Microsoft launched its CityNext initiative more than a year ago and since then they have partnered to work with number of cities in various countries around the world. Today, Microsoft highlighted their work in China regarding their CityNext initiative. The Microsoft CityNext initiative enables Microsoft to offer deeper and better service to Chinese cities by engaging our vast ecosystem of partners to enable cities to do both “more with less” and “New with Less.” By transforming their existing infrastructure and investments, connecting and streamlining operations across many city functions, and engaging citizens and businesses in solving their toughest challenges, Microsoft CityNext is accelerating innovation and opportunities for cities globally. Based on local understandings of Chinese urbanization, Microsoft is working closely with several Chinese cities to solve immediate challenges while laying the foundation for the future. For example, in December 2013, the administrative committee of the Xi Xian New District of ...

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    Microsoft has joined other companies Goodwill Industries, Xerox and Sony America as a founding member of R2 Leaders. R2 Leaders are organizations that encourage use of the R2 Standard and have demonstrated a commitment to the safe, sensible and sustainable repair and recycling of used electronics. Microsoft by joining R2 Leaders have shown their commitment towards safe recycling of electronics by following the requirements relating to environmental, health, safety, and security aspects of electronics reuse and recycling. The R2 Standard overlaps with a number of existing Microsoft activities and programs. For example, Microsoft already has in place a global network of suppliers responsible for removal, reuse and disposal of retired Microsoft IT assets in compliance with local and national data security and environmental regulations. When selecting IT Asset Disposition (ITAD) suppliers, certifications like R2, e-stewards and ADISA are included in the supplier selection criteria. Microsoft also operates recycling ...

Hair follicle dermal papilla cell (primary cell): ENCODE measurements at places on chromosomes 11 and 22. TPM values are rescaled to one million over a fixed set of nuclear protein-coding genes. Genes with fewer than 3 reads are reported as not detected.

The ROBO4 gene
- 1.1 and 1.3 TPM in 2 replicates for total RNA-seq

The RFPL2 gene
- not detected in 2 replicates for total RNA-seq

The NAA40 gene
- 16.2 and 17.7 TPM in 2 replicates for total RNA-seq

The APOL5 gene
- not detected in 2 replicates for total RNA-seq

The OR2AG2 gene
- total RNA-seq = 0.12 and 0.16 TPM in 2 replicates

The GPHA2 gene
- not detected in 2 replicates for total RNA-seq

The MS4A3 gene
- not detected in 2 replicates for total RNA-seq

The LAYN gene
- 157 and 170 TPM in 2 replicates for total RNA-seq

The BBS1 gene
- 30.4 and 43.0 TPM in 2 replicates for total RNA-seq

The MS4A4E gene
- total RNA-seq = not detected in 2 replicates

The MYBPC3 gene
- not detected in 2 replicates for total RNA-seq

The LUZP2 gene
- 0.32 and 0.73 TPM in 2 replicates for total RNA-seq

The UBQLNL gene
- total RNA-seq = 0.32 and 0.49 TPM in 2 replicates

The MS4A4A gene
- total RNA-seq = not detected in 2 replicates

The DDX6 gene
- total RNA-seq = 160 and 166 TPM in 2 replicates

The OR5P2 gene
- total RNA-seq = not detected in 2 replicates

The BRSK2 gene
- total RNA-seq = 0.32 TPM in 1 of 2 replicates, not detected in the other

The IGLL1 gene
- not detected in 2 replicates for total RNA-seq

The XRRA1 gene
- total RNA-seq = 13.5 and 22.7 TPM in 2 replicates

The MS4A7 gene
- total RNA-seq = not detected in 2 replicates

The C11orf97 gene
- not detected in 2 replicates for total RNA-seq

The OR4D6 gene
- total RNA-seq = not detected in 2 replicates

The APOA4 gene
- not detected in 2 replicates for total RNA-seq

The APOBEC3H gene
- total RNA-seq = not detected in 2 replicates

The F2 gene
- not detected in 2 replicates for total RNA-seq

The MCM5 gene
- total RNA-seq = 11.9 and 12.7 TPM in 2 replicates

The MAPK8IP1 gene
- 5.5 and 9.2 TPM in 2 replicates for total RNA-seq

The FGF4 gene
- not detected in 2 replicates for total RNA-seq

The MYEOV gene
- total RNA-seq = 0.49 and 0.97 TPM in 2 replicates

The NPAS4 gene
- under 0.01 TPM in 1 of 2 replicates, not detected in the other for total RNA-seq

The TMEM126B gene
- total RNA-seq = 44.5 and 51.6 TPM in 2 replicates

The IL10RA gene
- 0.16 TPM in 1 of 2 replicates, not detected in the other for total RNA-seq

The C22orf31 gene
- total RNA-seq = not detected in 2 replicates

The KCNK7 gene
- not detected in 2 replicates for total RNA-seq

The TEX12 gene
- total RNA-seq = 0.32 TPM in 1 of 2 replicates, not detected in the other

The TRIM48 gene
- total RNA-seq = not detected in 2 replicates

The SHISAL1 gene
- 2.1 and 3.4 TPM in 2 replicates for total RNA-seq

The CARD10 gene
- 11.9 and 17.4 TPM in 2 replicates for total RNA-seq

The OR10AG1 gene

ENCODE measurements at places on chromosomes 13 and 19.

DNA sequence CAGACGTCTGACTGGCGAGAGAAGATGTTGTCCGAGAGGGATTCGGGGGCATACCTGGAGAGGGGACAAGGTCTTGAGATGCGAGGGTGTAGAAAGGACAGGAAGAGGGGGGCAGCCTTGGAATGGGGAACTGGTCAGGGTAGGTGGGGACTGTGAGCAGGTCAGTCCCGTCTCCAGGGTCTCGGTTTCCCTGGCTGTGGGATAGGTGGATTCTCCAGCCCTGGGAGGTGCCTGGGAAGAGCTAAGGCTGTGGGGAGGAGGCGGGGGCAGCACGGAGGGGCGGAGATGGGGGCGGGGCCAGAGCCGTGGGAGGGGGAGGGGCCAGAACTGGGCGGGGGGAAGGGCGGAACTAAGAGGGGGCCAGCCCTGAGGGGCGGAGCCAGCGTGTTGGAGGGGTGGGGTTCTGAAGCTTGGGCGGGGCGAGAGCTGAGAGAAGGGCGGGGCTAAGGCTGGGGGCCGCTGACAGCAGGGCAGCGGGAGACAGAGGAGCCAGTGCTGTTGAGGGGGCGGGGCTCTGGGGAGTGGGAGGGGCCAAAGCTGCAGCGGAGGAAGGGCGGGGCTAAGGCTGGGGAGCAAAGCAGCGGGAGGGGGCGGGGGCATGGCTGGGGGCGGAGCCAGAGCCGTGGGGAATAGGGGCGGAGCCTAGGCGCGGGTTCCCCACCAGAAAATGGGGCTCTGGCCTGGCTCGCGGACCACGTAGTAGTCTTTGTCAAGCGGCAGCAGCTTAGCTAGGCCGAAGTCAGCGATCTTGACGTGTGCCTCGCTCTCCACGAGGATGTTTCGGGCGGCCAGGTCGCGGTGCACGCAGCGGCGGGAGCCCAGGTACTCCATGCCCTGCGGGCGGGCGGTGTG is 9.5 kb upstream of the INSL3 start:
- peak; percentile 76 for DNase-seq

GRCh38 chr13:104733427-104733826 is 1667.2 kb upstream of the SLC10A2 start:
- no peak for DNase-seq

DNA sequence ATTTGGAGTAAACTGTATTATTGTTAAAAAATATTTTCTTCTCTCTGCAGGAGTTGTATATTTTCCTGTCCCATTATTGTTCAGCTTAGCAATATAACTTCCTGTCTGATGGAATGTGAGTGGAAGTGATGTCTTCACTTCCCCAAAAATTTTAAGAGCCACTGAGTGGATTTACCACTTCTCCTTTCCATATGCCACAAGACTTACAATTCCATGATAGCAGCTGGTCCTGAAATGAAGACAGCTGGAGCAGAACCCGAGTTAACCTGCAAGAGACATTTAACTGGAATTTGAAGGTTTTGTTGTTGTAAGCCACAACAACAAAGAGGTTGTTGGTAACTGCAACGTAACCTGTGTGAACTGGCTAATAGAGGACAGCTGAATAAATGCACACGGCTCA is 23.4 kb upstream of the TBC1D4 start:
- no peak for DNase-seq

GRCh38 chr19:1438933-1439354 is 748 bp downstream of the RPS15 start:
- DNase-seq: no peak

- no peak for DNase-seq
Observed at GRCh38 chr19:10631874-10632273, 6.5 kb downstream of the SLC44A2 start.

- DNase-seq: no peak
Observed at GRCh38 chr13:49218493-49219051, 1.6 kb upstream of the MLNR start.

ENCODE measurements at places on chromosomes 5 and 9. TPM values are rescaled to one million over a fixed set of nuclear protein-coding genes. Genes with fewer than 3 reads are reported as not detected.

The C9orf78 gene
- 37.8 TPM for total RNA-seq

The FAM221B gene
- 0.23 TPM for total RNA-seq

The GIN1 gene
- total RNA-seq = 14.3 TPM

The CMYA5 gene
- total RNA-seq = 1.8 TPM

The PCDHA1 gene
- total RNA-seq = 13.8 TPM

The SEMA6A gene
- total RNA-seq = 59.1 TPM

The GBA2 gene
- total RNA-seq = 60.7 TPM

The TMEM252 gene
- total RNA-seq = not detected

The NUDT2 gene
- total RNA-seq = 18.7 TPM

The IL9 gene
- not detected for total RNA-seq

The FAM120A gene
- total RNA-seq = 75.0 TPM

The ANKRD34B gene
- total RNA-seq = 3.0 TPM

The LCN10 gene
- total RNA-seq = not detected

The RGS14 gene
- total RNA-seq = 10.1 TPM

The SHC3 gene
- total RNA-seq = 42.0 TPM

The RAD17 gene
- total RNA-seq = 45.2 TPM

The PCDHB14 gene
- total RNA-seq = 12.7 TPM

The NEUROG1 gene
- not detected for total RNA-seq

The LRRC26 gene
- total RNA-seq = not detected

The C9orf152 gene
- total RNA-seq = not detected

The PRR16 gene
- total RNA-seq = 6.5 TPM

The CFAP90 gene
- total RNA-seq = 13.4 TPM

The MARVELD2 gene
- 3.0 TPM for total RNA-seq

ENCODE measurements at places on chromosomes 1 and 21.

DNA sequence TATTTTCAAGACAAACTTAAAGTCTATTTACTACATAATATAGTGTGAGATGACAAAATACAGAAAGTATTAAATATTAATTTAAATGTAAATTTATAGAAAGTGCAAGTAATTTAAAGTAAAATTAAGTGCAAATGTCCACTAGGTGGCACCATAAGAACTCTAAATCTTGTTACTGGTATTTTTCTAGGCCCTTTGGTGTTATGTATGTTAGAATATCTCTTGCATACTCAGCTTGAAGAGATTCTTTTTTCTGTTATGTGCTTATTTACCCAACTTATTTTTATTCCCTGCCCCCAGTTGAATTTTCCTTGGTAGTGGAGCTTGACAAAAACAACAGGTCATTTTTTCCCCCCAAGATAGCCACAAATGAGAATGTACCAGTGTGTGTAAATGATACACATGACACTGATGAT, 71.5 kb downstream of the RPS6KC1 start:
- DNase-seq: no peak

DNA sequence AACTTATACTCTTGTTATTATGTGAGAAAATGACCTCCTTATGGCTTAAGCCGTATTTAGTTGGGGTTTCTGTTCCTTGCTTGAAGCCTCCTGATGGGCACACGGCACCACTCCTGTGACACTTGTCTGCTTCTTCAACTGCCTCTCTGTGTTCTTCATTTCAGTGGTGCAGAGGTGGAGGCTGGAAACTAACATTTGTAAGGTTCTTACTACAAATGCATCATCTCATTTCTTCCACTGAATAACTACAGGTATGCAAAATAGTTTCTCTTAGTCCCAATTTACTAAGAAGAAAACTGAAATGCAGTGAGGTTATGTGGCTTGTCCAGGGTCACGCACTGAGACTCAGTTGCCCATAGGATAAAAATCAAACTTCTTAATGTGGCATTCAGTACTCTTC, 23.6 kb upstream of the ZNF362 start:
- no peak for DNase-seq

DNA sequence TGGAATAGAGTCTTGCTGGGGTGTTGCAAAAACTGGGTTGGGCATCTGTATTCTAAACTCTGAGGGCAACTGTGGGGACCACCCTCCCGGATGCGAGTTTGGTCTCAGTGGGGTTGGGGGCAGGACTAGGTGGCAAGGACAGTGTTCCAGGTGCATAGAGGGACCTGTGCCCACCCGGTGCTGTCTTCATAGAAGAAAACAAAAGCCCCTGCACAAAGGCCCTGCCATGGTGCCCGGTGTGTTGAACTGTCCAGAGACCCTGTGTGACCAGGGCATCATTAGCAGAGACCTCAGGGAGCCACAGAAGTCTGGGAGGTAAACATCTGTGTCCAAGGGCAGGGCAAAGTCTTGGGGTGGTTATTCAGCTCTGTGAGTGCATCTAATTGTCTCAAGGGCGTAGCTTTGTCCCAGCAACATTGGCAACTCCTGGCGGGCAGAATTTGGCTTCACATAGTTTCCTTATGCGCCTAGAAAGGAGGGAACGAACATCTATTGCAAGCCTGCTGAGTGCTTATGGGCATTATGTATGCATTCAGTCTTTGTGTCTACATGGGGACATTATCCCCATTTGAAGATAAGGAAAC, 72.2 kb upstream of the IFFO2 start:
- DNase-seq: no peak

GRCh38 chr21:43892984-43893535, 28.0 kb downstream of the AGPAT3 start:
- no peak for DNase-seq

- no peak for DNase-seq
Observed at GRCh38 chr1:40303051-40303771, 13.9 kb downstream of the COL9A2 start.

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Microsoft wants to make finding environmental data as simple as clicking on a map. To make this a reality Microsoft has introduced FetchClimate, a tool that makes locating environmental information easy. By drawing a box around a geographic area you’re and selecting the environmental information wanted, you can view the data on Bing Maps within seconds. FetchClimate calculates data uncertainty, so you know how reliable the information is, and the tool allows you to specify precisely the size of the area and the period of time for your query. FetchClimate runs in the cloud, on Microsoft Azure, meaning there is no physical limit on how much information can be added. You can not only look at historical climate data but also peer into the future, as Microsoft has included forecast data from the latest climate simulation experiments. For example, you can see what the predicted temperature or precipitation in your area will be in 2050. The Computational ...

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